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In Aftermath of ICE Operation, Wyoming Woman Burns Herself and Her Daughter to Death

Friends say that after the ICE agents came, Delgado was terrified she would be separated from her daughter, and equally frightened she might be found by her abuser.

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The three would otherwise not meet the enforcement priorities stated by ICE. A March 2, 2011 ICE memo issued by Morton (echoing a 2010 memo with similar content) outlines ICE’s highest priorities in immigration enforcement, the first and most important of which is detaining “Aliens who pose a danger to national security or a risk to public safety.” This includes aggravated felonies (itself a broad and expanding category of crimes).

So though the three detainees are not ICE’s number-one priority, they have been criminalized by ICE, and turned into a priority in the eyes of the federal government.

Moreover, the ICE enforcement in Cheyenne will serve to deter other undocumented people in Wyoming from attempting to secure jobs. The catch-22 is that having a SSN number is required in order to obtain a job—and pay state and federal taxes—but an undocumented migrant in possession of a falsified number is subject to immediate deportation, regardless of criminal history and family life.

In prosecuting these individuals, ICE and the U.S. Attorney’s Office in Cheyenne reveal their disposition against ICE’s own stated priorities—their prosecutorial discretion has been thrown to the wind as they invest time and energy pursuing non-violent migrants who have been in the U.S. for years. This is unsurprising, given the total lack of enforcement, review capacity, and implementation ability ICE has over its own stated priorities, but it still smacks of foul intention.

Stories from the Cheyenne ICE Enforcement

The panic Delgado felt during the January operation also plagued the other undocumented men and women who encountered ICE agents.

Ten agents divided into two teams, and, accompanied by three deputies from the Laramie County Sheriff’s Department, approached the homes of 11 people on the list. Eyewitnesses report that the agents were intimidating and abusive, pounding on the windows and doors of their homes, yelling at the men and women. They conducted the door-to-door investigation with quite a bit of force.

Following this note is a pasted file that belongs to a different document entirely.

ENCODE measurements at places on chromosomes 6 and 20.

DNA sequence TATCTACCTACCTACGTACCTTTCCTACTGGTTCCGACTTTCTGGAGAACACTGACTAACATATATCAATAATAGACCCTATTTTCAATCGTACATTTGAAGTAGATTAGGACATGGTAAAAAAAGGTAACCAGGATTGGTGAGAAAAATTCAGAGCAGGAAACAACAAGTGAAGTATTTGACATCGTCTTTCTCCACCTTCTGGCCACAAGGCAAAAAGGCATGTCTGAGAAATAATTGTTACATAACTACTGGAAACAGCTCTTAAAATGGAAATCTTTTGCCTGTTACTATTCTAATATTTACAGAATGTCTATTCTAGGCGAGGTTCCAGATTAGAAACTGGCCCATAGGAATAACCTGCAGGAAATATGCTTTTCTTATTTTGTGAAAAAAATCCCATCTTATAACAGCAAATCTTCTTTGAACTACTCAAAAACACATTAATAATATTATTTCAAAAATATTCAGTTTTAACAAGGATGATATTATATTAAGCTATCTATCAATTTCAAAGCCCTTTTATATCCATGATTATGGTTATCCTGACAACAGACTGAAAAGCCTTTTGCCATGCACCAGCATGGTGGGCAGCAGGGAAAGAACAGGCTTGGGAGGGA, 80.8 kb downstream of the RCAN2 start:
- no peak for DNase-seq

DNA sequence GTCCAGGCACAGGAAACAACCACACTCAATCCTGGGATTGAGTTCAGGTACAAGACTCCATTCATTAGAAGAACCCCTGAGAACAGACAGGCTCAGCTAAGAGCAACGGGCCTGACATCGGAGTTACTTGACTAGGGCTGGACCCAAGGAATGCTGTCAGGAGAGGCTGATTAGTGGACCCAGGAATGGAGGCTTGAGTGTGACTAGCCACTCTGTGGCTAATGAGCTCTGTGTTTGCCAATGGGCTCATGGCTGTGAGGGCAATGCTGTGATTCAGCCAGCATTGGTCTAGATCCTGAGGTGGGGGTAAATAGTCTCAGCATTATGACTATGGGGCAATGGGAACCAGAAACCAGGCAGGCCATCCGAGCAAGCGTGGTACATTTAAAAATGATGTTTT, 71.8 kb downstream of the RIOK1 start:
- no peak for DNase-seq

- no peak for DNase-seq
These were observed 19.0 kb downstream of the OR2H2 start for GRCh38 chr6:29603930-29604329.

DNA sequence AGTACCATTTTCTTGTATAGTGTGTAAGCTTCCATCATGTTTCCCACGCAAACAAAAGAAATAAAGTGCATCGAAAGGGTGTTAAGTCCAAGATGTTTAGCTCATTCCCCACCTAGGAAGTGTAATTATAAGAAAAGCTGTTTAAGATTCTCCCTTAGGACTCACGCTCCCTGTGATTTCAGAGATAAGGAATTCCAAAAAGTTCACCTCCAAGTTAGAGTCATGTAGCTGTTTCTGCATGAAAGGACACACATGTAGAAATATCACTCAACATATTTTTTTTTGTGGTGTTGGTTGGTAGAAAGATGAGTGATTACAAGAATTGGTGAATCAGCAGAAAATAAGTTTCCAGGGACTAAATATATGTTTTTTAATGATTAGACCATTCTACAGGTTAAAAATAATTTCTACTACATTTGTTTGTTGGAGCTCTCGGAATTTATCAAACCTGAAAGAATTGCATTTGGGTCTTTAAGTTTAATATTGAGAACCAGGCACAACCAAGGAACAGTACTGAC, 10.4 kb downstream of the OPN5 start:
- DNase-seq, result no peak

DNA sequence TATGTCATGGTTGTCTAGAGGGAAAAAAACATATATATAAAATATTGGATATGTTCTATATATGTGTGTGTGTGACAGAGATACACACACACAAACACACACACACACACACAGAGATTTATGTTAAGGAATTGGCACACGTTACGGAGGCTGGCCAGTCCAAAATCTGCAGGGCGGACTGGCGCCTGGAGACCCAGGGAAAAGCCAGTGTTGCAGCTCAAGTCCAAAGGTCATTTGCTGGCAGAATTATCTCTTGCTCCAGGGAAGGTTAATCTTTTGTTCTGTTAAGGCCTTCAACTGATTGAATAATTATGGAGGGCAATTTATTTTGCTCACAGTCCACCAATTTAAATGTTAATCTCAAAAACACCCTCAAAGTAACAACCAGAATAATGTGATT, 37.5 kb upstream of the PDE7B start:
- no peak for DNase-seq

According to accounts, one ICE interaction involved an 8-year-old boy, alone in his house, who opened the door to the agents. They stormed in, looking through the house for his mother. She had left for work, and he was waiting for a family friend to take him to school.

Eyewitnesses describe similar patterns in the three arrests.

After detaining one woman, ICE agents reportedly tried to make her husband sign a paper authorizing their entrance and search of the premises. “Pero si ya están adentro” ["but you’re already inside"], he pointed out to them. The agents left, taking the unsigned papers and his wife.

After arresting her husband at their home, agents reportedly told the wife of the detained man she had three weeks to get out of Cheyenne. According to his lawyer, the wife has since moved to Texas.

In another instance, the agents did not allow a woman to shut the door in order to change. Reports indicate that the agents turned their backs while she dressed, and then arrested her.

The Sheriff’s Office denies the forceful conduct depicted in eyewitness accounts. The sheriff is quoted as saying “The ICE agents went out of their way to ensure that they developed a positive rapport with the children in each of the homes visited. Our deputies would not have engaged in any of the tactics mentioned.”

Searching for Accountability

The ICE action in Cheyenne has received a pass in area media. The official ICE statement about Erica Delgado says that agents “contacted” Delgado on January 24 as a part of “an ongoing investigation into counterfeit identity documents in the Cheyenne, Wyo., area.”

 
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